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Zotac ci320

post #1 of 12
Thread Starter 
Zotac ci320 anyone have one of these?
post #2 of 12
I don't have that in particular, but I do have an ASRock N3150M which seems to have very similar specs. What exactly do you want to know? They are very power efficient and seem to play video just fine. The single core performance is pretty poor and you wont be doing much if any 3D gaming, even lower spec games have difficulty. I have used it for playing videos and running virtual machines and many other simple desktop style tasks without much trouble. Anything flash heavy online will really put a spotlight on the weak single core performance. Other than that, it works ok.

I bought it specifically for the low power usage, and it is one of the best performance per watt CPU's in the sub - 20 watt range of devices. A fully outfitted ARM powered device will draw a fair amount of juice and have far less functionality. For a little more money you can go low end AMD or Intel socketed CPU's and get way better performance. I'm very interested in the action going on with the lower power end of the computing spectrum, so feel free to ask any questions and I will try and point you in the right direction.
post #3 of 12
Thread Starter 
no gaming plans with it, i merly will install windows 7 with 8 gigs of ram and a ssd and use it to surf the web and lite apps nothing cpu heavy realy thumb.gif
post #4 of 12
I would imagine it would be fairly snappy for most lightweight desktop uses. I don't know about that exact box, but similar devices are pretty useful. I have been running Lubuntu and variants thereof (Peppermint 6, LXLE) and could do plenty of things, including running an older version of SketchUp 3D drawing without any issues. I used it on both the N3150 Braswell and J1900 Bay Trail without issues. With Windows it should be fairly happy with that much RAM and an SSD. Once you get all of the newer graphics drivers from Windows Update it should run smooth.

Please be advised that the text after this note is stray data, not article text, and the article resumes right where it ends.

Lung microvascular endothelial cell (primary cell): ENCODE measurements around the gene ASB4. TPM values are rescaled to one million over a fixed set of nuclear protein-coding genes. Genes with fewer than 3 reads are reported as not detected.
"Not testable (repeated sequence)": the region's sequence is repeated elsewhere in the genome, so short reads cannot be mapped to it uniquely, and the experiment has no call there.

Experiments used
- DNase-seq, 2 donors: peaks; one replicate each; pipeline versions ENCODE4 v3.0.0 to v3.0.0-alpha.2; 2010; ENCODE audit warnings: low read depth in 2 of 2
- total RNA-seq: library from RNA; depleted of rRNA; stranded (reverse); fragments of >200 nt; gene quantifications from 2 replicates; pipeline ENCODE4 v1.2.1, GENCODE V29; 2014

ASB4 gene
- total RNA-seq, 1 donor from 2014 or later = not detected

The only downside I see with that box would be the single memory slot, but dual channel memory seems to be more noticeable in graphics performance than CPU with these devices. That's just been my observation and I haven't done any specific testing on it yet. It looks like that box has ample USB 3.0 ports which is really nice. I just grabbed an adapter to make use of my internal header and leave a USB thumb drive connected for some extra storage. It's pretty amazing all the stuff they can cram in there at an affordable price and not spew out kilowatts of heat.
post #5 of 12
Thread Starter 
post #6 of 12
They are nearly identical. That one is a J1900 Bay Trail desktop, like the one in the Q1900M that I have used. I only tested it for power consumption and general usage, so I don't have any benchmarks. The only drawback with that vs the Bay Trail M is the single USB 3.0 port. Not really a deal breaker for most situations. All of the other specs are the same or close enough to not make any noticeable difference. If you are using the NIC and don't need any more I/O ports than what the Gigabyte box offers then it would be a great option. I am partial to Gigabyte so I am slightly biased here.
post #7 of 12
Thread Starter 
um, to install windows 7 should bios bet set to legacy or win7 uefi?
post #8 of 12
Legacy for standard MBR partitioning.
post #9 of 12
Thread Starter 
ok and should i mess with boot option in bios or just f8 and select boot from usb? oh this has secure boot should that be on or off?
post #10 of 12
Thread Starter 
lol who would have thought that Microsofts own make bootabble usb would not work but the usb maker tool from zotac would work biggrin.gif
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